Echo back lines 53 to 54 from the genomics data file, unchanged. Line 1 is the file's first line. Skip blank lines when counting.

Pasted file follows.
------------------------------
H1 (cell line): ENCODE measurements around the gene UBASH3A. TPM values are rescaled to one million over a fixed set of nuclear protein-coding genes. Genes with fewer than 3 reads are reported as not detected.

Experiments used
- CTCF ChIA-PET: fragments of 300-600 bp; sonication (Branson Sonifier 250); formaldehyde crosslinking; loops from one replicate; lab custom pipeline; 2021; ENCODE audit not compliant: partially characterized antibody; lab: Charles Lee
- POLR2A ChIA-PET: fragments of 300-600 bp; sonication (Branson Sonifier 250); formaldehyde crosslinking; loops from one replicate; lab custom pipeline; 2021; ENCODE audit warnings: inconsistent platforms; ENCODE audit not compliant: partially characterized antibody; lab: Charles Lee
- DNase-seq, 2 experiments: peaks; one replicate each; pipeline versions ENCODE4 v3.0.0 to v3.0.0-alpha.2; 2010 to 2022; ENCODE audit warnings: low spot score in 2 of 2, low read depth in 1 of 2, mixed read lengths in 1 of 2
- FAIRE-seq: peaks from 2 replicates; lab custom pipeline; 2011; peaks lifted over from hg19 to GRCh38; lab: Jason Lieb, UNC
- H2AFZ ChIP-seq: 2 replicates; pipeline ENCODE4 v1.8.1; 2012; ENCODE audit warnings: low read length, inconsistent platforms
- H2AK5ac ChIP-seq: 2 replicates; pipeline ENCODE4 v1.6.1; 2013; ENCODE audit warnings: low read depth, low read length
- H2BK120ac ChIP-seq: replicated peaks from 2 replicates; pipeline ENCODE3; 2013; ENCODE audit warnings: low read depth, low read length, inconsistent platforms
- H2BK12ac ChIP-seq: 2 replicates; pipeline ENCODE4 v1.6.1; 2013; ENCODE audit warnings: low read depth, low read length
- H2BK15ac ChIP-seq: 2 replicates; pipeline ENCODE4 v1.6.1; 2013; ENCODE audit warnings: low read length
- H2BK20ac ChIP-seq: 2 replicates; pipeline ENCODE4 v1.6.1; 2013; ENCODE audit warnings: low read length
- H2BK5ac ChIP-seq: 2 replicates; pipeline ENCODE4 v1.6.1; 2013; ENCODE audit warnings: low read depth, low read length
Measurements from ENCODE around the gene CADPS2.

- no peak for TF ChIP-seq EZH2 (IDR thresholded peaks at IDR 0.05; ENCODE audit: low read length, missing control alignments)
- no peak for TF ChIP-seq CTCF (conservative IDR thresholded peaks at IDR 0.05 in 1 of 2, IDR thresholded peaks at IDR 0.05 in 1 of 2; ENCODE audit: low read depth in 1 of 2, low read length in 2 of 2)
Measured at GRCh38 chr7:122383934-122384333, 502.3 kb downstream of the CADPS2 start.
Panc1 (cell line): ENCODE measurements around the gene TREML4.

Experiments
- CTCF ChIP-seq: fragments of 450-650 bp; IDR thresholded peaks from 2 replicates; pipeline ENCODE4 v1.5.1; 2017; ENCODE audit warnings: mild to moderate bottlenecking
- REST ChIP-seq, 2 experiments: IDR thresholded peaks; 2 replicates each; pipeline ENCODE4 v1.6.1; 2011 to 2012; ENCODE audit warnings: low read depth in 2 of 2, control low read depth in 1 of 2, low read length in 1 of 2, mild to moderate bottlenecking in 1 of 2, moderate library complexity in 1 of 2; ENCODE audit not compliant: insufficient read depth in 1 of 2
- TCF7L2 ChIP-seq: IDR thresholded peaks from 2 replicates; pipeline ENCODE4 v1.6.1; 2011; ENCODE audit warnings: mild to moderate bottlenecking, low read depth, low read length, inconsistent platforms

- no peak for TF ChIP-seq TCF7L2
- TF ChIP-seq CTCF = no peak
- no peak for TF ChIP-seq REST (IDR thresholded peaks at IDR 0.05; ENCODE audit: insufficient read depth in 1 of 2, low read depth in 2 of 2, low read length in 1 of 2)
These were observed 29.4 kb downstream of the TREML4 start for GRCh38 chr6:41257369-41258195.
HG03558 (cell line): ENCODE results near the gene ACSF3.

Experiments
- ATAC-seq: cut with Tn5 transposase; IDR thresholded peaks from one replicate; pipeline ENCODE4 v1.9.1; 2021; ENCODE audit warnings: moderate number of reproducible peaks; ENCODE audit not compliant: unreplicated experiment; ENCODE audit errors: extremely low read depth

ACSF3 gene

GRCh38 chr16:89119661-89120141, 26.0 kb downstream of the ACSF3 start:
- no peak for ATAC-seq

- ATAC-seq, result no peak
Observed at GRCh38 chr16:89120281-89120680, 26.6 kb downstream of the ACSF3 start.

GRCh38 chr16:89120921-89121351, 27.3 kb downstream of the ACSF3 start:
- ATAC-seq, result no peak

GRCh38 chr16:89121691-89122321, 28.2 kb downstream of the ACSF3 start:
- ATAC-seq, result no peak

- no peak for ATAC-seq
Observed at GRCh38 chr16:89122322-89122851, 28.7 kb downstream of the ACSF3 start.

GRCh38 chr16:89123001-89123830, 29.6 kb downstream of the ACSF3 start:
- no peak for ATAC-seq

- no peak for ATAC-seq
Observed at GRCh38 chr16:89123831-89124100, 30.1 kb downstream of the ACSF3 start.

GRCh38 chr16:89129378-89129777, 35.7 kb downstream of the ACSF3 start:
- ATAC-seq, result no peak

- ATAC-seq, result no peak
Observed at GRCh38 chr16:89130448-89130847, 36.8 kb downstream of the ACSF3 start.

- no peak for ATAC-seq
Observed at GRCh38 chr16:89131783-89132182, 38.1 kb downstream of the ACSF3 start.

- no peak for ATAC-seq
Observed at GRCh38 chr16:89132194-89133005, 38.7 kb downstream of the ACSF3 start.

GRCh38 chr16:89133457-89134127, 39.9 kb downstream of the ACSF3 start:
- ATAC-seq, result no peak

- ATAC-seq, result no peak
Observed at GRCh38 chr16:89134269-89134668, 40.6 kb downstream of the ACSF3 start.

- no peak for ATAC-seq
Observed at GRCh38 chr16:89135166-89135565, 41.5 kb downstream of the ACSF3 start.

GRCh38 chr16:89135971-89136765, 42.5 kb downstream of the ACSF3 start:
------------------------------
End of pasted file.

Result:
GRCh38 chr16:89133457-89134127, 39.9 kb downstream of the ACSF3 start:
- ATAC-seq, result no peak